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Friday, September 9

The Weekly Shtikle - Shofetim

There is a well-known precept in halachah that when faced with a safeik d'oraysa, an uncertainty regarding a Biblical decree, we are more stringent whereas with a safeik d'rabanan, an uncertainty regarding a rabbinic decree, we are lenient. There is a further discussion regarding safeik d'oraysa. The very fact that we lean on the stringent side - is that itself a Biblical decree or a later rabbinic institution? Rambam is of the opinion that it is a rabbinic decree but others argue that it is, in fact, Biblical.

A pasuk in this week's parsha seems to shed some light on the issue. We are taught later in the parsha that it is forbidden to cut down fruit-bearing trees for the purposes of a siege. Rather, (20:20) "only a tree that you know for certain is not fruit-bearing you may destroy and cut down."  Apparently, if you were uncertain as to whether or not it was a fruit-bearing tree, you would not be permitted to cut it down. This seems, at first glance, to contradict Rambam's position. If the stringency were only rabbinic, as Rambam suggests, then by Biblical standards we would be permitted to be lenient. We seem to be taught here that this is not the case.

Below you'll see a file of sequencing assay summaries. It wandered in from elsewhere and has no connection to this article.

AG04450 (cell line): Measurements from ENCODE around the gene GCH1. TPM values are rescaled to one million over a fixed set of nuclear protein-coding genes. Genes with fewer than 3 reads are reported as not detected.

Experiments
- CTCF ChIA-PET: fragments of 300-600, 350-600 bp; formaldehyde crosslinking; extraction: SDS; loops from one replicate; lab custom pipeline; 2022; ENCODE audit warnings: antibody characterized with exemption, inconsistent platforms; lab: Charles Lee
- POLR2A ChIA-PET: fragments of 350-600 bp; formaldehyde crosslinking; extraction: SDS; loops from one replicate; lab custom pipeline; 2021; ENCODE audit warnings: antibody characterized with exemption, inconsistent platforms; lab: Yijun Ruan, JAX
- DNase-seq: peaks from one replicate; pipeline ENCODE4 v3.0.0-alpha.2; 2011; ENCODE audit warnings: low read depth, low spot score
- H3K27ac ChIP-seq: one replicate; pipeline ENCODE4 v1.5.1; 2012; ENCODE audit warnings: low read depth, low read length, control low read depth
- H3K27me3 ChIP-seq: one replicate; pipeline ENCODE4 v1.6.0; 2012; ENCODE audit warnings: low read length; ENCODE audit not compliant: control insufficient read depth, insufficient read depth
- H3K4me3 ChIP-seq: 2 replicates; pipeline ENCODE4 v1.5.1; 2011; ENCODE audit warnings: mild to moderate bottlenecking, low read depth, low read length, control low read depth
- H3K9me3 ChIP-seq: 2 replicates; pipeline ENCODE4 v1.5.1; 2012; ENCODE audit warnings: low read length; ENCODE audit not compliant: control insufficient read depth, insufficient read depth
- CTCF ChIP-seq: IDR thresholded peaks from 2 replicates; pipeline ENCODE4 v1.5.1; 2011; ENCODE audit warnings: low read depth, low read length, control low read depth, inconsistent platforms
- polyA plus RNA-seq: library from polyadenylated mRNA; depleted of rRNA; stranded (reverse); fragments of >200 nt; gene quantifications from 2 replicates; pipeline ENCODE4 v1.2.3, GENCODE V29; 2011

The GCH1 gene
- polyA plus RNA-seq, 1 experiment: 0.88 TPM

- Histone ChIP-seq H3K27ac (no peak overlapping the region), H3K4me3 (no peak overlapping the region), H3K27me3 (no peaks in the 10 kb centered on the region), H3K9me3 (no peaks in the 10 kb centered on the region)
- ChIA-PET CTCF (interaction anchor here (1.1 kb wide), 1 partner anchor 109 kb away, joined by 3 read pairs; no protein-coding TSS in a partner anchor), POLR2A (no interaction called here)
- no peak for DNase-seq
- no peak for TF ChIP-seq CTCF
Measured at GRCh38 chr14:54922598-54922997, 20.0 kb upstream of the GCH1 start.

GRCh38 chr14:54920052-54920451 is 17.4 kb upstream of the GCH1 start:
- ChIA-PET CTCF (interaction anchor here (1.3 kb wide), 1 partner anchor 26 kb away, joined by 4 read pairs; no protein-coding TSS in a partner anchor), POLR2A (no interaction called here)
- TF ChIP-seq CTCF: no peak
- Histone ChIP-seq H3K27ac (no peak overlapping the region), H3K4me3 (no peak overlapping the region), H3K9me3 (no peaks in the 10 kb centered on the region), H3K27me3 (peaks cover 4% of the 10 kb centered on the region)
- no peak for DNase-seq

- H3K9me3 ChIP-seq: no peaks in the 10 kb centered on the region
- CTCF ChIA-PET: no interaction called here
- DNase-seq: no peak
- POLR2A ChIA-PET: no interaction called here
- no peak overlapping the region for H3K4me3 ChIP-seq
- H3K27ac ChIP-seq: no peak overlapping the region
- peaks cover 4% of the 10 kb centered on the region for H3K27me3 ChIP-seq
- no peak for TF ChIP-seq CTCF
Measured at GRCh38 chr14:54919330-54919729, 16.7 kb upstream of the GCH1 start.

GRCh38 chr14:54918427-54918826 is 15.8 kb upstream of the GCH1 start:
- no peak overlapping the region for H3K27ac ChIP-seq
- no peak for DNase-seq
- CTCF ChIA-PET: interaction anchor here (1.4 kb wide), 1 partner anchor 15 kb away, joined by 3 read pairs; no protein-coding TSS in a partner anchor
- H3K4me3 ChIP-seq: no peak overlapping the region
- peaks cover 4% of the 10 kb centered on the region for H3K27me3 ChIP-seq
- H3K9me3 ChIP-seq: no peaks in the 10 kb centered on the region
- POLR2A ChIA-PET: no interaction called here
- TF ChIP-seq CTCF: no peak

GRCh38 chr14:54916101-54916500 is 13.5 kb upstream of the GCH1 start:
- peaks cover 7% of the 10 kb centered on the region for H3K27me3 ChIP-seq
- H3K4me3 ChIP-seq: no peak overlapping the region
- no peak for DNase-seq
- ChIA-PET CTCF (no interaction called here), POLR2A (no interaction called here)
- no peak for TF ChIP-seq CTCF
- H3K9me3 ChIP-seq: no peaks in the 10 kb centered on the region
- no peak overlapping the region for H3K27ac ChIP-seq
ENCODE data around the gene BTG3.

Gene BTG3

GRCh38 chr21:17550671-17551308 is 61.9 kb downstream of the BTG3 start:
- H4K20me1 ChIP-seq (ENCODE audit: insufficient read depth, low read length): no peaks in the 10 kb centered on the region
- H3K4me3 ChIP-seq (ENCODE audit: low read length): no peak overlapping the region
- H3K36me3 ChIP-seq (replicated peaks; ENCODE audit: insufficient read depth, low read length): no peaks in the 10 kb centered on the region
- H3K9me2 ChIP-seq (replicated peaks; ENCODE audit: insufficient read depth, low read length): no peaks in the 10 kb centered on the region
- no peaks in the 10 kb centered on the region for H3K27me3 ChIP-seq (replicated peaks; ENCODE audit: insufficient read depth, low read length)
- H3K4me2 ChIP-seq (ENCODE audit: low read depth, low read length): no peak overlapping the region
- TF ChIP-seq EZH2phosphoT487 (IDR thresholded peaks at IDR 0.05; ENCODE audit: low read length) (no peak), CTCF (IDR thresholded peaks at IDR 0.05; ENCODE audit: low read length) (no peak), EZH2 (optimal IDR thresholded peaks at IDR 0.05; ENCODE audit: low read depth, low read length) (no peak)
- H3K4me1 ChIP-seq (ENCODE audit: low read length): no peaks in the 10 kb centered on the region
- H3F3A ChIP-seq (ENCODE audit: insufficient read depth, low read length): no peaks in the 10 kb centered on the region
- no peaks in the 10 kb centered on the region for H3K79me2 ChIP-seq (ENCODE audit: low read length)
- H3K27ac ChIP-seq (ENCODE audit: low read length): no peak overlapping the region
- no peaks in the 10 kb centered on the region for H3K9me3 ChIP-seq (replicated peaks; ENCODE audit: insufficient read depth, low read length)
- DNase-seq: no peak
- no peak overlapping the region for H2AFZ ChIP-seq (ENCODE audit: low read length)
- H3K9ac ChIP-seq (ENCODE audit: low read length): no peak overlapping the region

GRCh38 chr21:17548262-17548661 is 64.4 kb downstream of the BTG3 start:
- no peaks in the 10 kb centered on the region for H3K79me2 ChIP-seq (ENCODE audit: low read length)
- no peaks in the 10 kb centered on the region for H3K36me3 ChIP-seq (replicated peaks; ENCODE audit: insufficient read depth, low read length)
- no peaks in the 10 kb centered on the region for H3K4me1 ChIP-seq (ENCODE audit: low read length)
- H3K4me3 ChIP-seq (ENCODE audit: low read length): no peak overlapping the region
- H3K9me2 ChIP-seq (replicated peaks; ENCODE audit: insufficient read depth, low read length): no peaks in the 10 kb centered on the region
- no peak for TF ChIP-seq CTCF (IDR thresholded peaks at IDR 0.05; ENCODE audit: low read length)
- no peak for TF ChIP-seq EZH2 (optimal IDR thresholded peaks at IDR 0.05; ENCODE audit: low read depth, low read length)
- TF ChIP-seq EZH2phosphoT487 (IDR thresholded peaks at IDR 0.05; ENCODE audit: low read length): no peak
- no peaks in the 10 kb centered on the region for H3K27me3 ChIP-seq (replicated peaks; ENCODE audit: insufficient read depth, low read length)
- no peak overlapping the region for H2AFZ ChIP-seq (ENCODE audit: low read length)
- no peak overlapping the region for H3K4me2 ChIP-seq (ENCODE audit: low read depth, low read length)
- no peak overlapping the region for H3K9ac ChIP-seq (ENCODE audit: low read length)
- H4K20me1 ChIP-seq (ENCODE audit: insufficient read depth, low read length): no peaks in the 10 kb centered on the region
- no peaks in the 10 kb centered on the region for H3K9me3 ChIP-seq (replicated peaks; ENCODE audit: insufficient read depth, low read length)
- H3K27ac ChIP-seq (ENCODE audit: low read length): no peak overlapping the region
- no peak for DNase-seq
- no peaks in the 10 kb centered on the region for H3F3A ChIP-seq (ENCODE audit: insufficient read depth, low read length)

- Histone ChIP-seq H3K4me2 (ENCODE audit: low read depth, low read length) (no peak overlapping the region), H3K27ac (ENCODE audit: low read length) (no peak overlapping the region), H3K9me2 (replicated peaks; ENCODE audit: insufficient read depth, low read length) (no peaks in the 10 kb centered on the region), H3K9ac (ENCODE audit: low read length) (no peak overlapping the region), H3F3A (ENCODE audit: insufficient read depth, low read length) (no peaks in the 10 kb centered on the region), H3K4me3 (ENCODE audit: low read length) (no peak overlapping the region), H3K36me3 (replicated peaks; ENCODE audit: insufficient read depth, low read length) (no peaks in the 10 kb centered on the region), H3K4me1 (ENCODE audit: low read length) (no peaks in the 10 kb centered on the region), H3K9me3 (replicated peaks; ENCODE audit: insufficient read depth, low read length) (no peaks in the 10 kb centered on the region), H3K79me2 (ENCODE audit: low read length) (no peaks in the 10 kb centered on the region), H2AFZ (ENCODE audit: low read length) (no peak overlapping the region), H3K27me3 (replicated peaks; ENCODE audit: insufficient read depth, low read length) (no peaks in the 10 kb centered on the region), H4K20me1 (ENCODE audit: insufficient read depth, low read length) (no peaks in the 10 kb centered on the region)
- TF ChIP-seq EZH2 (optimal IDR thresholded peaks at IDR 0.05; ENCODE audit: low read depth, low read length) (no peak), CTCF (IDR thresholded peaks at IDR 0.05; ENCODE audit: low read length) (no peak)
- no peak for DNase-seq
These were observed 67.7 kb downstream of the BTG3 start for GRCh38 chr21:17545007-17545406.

However, points out Malbim, this pasuk is not as simple as it appears. The gemara from just over a week ago's daf yomi (Bava Kamma 91b) interprets this pasuk not to be referring to a tree about which we know nothing. Rather, it refers to a tree which was known to have previously been a fruit-bearing tree. The uncertainty is whether or not it has since lost its status as a fruit-bearing tree. This is a classic case of chazakah, an original prevailing status. When the original status is prohibitive, even Rambam will agree that we are stringent in a case of uncertainty as a Biblical edict. Therefore, this pasuk does not contradict Rambam's stated position in a case where there is no previous status.

Have a good Shabbos.

Eliezer Bulka

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